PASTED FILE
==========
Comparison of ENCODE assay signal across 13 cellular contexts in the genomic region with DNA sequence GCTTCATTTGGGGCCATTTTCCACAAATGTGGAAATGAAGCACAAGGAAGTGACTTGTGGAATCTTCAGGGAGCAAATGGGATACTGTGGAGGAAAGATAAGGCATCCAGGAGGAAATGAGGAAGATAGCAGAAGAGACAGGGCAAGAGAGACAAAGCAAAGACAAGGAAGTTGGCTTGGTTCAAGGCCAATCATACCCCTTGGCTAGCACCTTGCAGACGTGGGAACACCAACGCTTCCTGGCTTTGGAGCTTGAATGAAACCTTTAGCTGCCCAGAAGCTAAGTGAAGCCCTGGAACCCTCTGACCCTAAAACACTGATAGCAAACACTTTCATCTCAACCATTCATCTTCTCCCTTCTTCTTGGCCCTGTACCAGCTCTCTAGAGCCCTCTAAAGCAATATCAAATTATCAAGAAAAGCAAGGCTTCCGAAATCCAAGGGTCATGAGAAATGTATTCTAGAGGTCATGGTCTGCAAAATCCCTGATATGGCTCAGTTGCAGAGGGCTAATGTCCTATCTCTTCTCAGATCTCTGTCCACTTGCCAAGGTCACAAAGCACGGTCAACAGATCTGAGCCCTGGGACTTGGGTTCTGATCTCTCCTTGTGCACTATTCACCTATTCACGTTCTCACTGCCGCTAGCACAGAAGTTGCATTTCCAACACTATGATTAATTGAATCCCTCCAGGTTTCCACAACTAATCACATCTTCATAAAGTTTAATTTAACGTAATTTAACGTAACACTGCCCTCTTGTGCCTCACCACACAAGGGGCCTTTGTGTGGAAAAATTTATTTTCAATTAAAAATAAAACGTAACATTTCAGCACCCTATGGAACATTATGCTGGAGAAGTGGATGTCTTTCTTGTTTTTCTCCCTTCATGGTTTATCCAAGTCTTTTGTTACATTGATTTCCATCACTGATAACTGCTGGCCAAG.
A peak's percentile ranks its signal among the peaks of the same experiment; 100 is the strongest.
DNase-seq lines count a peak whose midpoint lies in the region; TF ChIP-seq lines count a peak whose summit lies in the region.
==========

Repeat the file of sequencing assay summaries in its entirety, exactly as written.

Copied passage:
Comparison of ENCODE assay signal across 13 cellular contexts in the genomic region with DNA sequence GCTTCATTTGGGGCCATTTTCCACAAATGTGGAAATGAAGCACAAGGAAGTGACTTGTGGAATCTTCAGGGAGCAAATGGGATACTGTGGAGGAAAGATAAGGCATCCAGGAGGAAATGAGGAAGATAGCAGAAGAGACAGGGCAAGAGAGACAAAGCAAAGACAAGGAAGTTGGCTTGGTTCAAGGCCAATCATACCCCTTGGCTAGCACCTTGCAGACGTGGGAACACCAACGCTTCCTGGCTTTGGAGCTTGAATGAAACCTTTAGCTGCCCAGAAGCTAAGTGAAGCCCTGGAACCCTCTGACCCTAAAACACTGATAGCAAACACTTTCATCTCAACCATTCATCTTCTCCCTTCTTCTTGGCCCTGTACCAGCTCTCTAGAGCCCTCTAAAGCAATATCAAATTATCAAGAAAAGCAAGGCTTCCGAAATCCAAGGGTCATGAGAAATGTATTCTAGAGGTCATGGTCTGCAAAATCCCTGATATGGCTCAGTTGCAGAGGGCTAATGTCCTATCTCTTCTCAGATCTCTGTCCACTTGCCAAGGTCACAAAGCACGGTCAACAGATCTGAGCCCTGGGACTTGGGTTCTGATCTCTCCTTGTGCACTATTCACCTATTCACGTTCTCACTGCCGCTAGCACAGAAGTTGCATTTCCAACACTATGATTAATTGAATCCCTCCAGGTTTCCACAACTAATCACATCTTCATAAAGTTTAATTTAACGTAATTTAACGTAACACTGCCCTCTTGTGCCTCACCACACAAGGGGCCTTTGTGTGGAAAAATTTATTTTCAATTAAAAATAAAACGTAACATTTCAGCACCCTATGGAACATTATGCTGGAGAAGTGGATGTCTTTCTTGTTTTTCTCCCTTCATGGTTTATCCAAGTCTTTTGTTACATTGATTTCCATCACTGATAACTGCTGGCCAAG.
A peak's percentile ranks its signal among the peaks of the same experiment; 100 is the strongest.
DNase-seq lines count a peak whose midpoint lies in the region; TF ChIP-seq lines count a peak whose summit lies in the region.